Nighttime Dosing of Antihypertensive Drugs in Type 2 Diabetes
The purpose of this study is to investigate if it is possible to lower the nighttime blood pressure in patients with type 2 diabetes mellitus by shifting the administration of antihypertensive drugs from morning to nighttime.
In recent years several studies have shown that high nighttime blood pressure is associated with increased cardiovascular risk independently of the average 24 hour blood pressure. As a consequence there has been increasing focus on nighttime blood pressure and how to lower it. One way of addressing the problem is to shift the administration of antihypertensive drugs from morning to nighttime. Studies on non-diabetic patients show that by doing this the nighttime blood pressure can be lowered with 3-5 mm Hg without negative effect on the 24 hour blood pressure.
Only recently a study was made on diabetic patients. This showed similar results as for non-diabetic patients.However this study was based on diabetic patients who did not receive any antihypertensive drugs before.
This study will investigate the effects on nighttime blood pressure when shifting administration of antihypertensive drugs from morning to nighttime. The population is diabetic patients who are already in antihypertensive treatment.
Allocation: Randomized, Endpoint Classification: Efficacy Study, Intervention Model: Crossover Assignment, Masking: Open Label, Primary Purpose: Treatment
Diabetes Mellitus, Type 2
Change of time of administration
Regional Hospital of Silkeborg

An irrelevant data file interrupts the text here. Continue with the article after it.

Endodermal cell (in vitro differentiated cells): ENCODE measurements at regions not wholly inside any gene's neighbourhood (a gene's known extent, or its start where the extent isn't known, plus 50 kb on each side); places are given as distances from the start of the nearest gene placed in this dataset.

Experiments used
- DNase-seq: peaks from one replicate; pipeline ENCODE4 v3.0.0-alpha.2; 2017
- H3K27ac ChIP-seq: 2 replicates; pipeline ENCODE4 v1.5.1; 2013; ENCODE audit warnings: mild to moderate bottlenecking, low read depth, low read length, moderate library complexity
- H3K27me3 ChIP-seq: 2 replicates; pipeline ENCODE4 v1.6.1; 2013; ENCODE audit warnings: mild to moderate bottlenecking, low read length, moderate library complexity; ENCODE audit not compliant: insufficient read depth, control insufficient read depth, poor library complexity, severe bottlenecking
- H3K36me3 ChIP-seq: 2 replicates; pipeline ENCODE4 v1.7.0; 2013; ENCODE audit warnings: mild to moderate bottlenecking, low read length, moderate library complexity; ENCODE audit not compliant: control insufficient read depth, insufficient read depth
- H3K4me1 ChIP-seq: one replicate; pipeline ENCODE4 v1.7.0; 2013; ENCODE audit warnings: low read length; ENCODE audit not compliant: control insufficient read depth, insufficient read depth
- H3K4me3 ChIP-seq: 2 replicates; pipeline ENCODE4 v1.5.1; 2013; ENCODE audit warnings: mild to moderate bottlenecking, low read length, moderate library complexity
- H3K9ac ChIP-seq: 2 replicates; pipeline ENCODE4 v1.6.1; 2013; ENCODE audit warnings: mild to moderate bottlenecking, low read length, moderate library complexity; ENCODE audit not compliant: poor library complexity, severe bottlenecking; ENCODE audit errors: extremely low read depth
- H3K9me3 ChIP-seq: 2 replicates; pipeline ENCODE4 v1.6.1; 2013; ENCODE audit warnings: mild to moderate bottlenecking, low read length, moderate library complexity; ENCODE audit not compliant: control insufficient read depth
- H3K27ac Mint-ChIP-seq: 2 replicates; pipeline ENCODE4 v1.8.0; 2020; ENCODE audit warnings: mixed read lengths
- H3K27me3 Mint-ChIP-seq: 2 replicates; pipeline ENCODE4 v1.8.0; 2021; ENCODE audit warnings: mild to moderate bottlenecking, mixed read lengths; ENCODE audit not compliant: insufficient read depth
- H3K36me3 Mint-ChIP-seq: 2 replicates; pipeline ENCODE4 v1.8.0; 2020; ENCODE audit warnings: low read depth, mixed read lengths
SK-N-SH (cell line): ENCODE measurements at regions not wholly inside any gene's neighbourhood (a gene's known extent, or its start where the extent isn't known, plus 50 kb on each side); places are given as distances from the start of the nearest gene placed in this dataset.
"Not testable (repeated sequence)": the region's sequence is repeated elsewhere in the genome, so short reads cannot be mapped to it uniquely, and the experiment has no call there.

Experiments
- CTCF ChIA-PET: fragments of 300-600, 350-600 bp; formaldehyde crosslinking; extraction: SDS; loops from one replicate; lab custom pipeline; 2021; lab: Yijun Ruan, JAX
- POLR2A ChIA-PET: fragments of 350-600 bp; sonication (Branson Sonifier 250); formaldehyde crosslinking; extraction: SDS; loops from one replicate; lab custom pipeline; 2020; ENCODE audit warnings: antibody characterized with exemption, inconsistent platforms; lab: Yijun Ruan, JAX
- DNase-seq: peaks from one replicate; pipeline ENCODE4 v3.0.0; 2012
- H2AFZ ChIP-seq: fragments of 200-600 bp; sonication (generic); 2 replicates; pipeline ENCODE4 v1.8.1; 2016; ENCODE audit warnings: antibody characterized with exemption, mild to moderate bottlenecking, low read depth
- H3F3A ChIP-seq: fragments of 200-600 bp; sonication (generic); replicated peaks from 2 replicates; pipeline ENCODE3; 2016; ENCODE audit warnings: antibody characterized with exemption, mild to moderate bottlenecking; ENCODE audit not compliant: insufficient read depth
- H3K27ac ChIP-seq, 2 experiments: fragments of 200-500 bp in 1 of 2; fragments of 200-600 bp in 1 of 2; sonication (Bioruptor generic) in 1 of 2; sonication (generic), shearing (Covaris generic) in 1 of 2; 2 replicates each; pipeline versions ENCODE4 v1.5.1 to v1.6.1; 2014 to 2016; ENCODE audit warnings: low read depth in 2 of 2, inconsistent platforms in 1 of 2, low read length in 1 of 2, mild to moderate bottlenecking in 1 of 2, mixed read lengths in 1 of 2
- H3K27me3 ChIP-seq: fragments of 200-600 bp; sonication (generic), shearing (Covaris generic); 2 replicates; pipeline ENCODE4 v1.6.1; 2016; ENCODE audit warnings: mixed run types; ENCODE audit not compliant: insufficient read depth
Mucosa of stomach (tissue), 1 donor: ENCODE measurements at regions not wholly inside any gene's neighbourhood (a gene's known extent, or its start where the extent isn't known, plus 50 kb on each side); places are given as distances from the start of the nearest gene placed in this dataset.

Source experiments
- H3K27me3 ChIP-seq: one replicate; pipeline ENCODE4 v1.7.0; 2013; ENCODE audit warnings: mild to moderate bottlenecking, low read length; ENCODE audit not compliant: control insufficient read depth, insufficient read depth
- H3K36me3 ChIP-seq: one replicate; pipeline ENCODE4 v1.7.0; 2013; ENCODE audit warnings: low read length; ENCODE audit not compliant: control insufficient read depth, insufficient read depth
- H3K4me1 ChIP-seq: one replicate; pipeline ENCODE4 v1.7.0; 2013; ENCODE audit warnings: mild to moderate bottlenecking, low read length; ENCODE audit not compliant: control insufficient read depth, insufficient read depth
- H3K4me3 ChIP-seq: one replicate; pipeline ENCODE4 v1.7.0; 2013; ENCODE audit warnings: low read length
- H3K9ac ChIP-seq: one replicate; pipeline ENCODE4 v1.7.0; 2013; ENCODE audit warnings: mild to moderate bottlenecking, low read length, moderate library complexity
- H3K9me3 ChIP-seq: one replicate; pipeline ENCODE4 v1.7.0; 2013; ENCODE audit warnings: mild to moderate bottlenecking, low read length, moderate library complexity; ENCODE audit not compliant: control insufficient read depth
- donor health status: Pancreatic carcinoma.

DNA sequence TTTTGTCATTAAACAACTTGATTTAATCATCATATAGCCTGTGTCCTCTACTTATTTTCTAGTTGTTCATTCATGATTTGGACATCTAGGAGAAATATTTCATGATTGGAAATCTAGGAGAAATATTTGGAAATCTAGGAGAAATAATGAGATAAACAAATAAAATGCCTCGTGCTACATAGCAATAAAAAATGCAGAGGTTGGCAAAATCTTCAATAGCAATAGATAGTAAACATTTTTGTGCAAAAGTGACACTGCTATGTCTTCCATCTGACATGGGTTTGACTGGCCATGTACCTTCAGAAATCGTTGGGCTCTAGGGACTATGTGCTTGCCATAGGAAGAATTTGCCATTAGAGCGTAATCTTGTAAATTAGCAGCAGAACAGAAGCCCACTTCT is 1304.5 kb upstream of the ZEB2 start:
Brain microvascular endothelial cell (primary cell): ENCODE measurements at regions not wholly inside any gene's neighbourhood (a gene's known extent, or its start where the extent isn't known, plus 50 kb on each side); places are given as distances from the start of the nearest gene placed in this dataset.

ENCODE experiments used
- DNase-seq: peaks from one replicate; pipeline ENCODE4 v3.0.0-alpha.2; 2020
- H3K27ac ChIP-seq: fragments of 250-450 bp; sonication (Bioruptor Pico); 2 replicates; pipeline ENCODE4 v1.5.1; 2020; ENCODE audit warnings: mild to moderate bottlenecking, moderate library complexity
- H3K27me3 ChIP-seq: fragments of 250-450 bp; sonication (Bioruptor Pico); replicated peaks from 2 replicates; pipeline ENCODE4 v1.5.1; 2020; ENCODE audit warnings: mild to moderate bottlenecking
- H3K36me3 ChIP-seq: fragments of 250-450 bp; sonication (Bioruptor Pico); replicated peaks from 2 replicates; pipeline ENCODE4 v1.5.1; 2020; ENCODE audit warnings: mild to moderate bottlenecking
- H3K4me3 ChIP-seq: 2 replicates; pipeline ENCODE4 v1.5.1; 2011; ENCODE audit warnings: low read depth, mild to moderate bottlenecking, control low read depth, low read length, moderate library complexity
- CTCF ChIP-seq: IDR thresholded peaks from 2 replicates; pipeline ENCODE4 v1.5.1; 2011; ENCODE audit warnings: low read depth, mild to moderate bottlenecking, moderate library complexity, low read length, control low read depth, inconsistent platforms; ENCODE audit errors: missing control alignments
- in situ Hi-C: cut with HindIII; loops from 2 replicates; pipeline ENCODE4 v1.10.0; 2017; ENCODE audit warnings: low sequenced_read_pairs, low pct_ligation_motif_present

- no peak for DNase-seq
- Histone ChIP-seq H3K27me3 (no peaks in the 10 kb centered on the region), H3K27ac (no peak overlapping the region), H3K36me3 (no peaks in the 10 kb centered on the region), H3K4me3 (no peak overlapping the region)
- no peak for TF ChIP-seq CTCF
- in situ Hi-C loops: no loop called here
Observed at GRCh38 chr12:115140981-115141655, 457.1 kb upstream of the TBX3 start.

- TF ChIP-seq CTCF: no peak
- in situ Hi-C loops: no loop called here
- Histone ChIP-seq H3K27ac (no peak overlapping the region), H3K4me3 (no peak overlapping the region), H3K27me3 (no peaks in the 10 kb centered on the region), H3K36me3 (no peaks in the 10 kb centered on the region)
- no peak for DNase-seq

Not yet recruiting
University of Aarhus
Results (where available)
- Source: http://clinicaltrials.gov/show/NCT01158625
- Information obtained from ClinicalTrials.gov on July 15, 2010
Medical and Biotech [MESH] Definitions
The time period before the development of symptomatic diabetes. For example, certain risk factors can be observed in subjects who subsequently develop INSULIN RESISTANCE as in type 2 diabetes (DIABETES MELLITUS, TYPE 2).
Diabetes Mellitus, Type 2
A subclass of DIABETES MELLITUS that is not INSULIN-responsive or dependent (NIDDM). It is characterized initially by INSULIN RESISTANCE and HYPERINSULINEMIA; and eventually by GLUCOSE INTOLERANCE; HYPERGLYCEMIA; and overt diabetes. Type II diabetes mellitus is no longer considered a disease exclusively found in adults. Patients seldom develop KETOSIS but often exhibit OBESITY.
Diabetes Mellitus, Experimental
Diabetes mellitus induced experimentally by administration of various diabetogenic agents or by PANCREATECTOMY.
Diabetes Mellitus, Type 1
A subtype of DIABETES MELLITUS that is characterized by INSULIN deficiency. It is manifested by the sudden onset of severe HYPERGLYCEMIA, rapid progression to DIABETIC KETOACIDOSIS, and DEATH unless treated with insulin. The disease may occur at any age, but is most common in childhood or adolescence.
Diabetes Mellitus, Lipoatrophic
A type of diabetes mellitus that is characterized by severe INSULIN RESISTANCE and LIPODYSTROPHY. The latter may be generalized, partial, acquired, or congenital (LIPODYSTROPHY, CONGENITAL GENERALIZED).
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